Think breasts -- and think pink!
2001-10-01 23:37:26

Special Ideas
Beer is Civilization.
-- Jeff Gerstmann


If you didn't go to Yahoo on October 1: it was pink. They'd changed their site's background to support the Breast Cancer Research Foundation in its "Global Landmarks Illumination Initiative."

That's a public relations campaign trying to raise breast cancer awareness by casting pink lights on, say the Empire State Building or the Leaning Tower of Pisa. Efforts by other groups have been equally innovative. At least two public service advertisements encouraged regular self-examinations by reminding women how much men enjoy gawking at their breasts.

It's all evidence of just how far both advocacy groups and corporations will go to promote their cause. "As a significant and recognized world monument," explains a link on, "Yahoo is honored to join with The Estee Lauder Companies and the world's most prominent physical landmarks to encourage people to think pink and raise awareness and funds for The Breast Cancer Research Foundation." This also illustrates that there's a certain amount of self-promotion along with these efforts. "Get informed," Yahoo urged Monday night-- though all ten of their links failed to lead anywhere. But they didn't forget to include the text about how their home page is a significant and recognized world monument.

And Yahoo is also offering you the ability to add a Pink Ribbon theme to your "My Yahoo!" page. Of course, since by definition the only person who sees your "My Yahoo!" page is: you -- it's pretty hard to see how this actually benefits the war against breast cancer.

I dunno, breast cancer research just has to be one of the most un-controversial charities around. It's not like anyone's taking a stand by saying "I, for one, am opposed to breast cancer!!!!" I don't mean to take anything away from the act of committing resources in a sincere effort to help -- but I guess I'm always distrustful when corporations take these easy stands. I have been ever since a restaurant gave me a drink coaster which read "Proctor & Gamble wants you to help kids say no to drugs!" In fact, I once got into an argument with a self-righteous circus clown who dropped into my workplace parking lot in full clown regalia -- unannounced -- and began hectoring me about the warm feeling he gets by giving balloon animals to impressionable fourth graders. To help them stay off of drugs, and stuff.....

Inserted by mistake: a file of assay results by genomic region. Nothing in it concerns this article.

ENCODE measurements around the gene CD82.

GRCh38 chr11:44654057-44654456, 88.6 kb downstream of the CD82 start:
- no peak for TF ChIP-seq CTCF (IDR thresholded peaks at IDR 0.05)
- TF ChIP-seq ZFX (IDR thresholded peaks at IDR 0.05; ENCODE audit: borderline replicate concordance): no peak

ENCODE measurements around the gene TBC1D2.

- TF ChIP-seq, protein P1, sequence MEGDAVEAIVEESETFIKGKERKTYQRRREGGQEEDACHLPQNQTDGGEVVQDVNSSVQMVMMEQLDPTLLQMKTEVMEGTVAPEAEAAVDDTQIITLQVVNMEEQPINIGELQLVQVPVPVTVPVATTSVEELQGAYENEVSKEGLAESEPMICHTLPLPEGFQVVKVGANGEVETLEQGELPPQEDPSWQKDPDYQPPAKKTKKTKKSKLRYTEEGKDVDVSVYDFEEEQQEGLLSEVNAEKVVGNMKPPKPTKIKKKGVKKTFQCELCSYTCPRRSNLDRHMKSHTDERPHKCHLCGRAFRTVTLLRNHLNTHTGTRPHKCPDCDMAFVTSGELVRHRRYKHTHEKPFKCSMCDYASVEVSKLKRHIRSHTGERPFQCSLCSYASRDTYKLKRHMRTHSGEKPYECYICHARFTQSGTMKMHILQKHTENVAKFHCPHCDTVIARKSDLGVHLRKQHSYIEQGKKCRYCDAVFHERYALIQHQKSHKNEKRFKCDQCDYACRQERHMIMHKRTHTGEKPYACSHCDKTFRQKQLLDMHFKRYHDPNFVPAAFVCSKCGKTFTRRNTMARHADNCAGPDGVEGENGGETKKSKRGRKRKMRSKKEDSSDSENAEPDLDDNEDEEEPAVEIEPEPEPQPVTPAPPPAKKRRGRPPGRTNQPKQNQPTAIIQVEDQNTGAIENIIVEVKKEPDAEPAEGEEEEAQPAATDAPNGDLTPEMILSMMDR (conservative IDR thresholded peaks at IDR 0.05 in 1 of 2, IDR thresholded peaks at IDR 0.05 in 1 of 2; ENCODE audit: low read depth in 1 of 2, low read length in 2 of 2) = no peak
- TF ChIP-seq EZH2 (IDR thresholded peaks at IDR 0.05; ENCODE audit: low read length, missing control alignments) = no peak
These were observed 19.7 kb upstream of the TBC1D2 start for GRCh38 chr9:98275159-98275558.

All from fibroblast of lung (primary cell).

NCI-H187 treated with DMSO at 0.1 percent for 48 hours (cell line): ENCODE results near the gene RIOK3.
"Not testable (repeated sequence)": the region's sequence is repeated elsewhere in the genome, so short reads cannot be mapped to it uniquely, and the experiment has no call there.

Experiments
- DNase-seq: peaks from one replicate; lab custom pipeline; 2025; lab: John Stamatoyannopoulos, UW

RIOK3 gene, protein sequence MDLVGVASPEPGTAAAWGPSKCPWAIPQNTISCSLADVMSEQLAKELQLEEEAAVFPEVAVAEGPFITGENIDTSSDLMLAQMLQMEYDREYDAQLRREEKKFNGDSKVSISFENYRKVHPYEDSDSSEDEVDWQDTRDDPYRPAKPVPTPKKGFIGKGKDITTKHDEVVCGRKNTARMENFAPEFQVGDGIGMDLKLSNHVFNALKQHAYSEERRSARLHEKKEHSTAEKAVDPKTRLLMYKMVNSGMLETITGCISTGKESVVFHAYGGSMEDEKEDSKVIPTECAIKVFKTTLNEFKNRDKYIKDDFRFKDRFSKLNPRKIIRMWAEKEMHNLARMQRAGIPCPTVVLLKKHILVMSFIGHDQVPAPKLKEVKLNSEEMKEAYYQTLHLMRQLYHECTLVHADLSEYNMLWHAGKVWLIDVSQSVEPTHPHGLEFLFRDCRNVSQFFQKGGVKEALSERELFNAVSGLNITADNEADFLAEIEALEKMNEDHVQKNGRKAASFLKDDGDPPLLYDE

Er, sorry, I'm digressing. My point is, it's kind of like the recent Onion parody -- "Dinty Moore Breaks Long Silence On Terrorism With Full-Page Ad." Maybe the act of participating in these gestures, regardless of their impact, creates an enduring commitment to the cause in both corporations and viewers that may outlast pink lights on the Leaning Tower of Pisa or grade school clown traumatizations.

But if they want me to rein in my cynicism, I'll need to see some assurance that we aren't just narrow-casting our compassion -- and that our contributions are going to be used effectively and efficiently. Are we targetting prostate cancer, too -- or just yummy breasts? Actually, now that I think about it, that's probably a Trojan Horse, since any cure for breast cancer would most likely be applicable to other cancers as well. It just wouldn't be as titillating to the public to launch a campaign against, say, bone marrow cancer. Are these people slick, or what?

In fact, the Breast Cancer Research Fund knows that much of the world's attention is focused on the aftermath of terrorist attacks in New York, so their promotional material says they've found a common link. Yahoo's page reminds us the Breast Cancer Research Foundation is dedicated to finding a cure for breast cancer in this lifetime, so "the events of September 11, 2001 are that much more thought-provoking." So thought-provoking, in fact, that the group is diverting some of the money it raises to the Twin Towers Fund. That ought to deflect the criticism that they're siphoning off money from other worthwhile causes.

Except, maybe, for critics complaining the diversion siphons off money from breast cancer research itself. The very reason Yahoo! went pink in the first place.

Over.  End of Story.  Go home now.

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